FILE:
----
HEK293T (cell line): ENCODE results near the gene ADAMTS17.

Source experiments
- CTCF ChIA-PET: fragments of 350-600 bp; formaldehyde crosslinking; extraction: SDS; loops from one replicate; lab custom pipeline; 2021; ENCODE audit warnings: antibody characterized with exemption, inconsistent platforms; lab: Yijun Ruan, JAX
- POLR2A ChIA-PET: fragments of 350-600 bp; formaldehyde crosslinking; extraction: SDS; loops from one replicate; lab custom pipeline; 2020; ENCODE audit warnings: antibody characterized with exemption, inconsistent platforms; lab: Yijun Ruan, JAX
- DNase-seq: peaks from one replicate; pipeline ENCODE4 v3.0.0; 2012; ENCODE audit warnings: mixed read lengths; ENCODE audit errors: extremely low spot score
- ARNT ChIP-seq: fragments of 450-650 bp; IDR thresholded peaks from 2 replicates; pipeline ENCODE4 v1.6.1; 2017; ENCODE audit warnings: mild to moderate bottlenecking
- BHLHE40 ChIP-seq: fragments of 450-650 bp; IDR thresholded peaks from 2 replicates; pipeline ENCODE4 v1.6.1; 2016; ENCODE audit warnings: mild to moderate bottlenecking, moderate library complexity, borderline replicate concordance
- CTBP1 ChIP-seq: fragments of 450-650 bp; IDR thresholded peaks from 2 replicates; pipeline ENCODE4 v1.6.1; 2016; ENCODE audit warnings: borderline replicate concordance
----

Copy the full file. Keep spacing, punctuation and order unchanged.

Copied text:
HEK293T (cell line): ENCODE results near the gene ADAMTS17.

Source experiments
- CTCF ChIA-PET: fragments of 350-600 bp; formaldehyde crosslinking; extraction: SDS; loops from one replicate; lab custom pipeline; 2021; ENCODE audit warnings: antibody characterized with exemption, inconsistent platforms; lab: Yijun Ruan, JAX
- POLR2A ChIA-PET: fragments of 350-600 bp; formaldehyde crosslinking; extraction: SDS; loops from one replicate; lab custom pipeline; 2020; ENCODE audit warnings: antibody characterized with exemption, inconsistent platforms; lab: Yijun Ruan, JAX
- DNase-seq: peaks from one replicate; pipeline ENCODE4 v3.0.0; 2012; ENCODE audit warnings: mixed read lengths; ENCODE audit errors: extremely low spot score
- ARNT ChIP-seq: fragments of 450-650 bp; IDR thresholded peaks from 2 replicates; pipeline ENCODE4 v1.6.1; 2017; ENCODE audit warnings: mild to moderate bottlenecking
- BHLHE40 ChIP-seq: fragments of 450-650 bp; IDR thresholded peaks from 2 replicates; pipeline ENCODE4 v1.6.1; 2016; ENCODE audit warnings: mild to moderate bottlenecking, moderate library complexity, borderline replicate concordance
- CTBP1 ChIP-seq: fragments of 450-650 bp; IDR thresholded peaks from 2 replicates; pipeline ENCODE4 v1.6.1; 2016; ENCODE audit warnings: borderline replicate concordance